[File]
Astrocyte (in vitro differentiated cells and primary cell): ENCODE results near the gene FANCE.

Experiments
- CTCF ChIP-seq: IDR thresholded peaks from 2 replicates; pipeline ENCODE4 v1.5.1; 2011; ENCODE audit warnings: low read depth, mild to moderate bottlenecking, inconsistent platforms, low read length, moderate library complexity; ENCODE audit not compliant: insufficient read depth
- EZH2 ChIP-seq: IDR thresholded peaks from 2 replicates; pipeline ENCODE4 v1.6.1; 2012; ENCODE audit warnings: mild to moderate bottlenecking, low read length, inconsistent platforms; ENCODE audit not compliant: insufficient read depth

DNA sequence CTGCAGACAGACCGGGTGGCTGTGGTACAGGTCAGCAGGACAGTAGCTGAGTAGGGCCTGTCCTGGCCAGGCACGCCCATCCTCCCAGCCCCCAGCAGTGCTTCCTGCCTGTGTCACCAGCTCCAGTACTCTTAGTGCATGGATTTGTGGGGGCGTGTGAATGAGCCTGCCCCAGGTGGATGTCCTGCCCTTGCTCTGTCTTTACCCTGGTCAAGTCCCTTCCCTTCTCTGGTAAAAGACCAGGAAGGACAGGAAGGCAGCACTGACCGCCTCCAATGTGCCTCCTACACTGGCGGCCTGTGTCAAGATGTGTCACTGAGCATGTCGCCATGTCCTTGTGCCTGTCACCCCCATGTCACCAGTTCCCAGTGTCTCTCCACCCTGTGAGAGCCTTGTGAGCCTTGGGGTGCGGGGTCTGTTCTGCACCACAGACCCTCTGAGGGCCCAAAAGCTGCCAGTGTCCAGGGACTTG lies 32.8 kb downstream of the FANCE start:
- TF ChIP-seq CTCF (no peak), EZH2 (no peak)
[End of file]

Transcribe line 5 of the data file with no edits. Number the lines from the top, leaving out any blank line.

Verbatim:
DNA sequence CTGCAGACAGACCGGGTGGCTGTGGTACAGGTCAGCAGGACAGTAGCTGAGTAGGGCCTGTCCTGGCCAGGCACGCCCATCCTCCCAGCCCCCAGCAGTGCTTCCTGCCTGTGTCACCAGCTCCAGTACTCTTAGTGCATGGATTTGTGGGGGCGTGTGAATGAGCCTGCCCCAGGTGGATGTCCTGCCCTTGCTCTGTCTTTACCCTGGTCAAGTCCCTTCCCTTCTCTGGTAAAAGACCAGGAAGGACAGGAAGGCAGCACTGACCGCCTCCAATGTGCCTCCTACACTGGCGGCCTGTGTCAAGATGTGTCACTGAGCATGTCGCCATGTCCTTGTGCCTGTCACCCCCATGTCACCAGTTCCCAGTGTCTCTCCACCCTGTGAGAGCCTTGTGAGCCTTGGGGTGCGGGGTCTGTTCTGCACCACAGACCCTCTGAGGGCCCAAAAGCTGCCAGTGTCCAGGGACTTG lies 32.8 kb downstream of the FANCE start: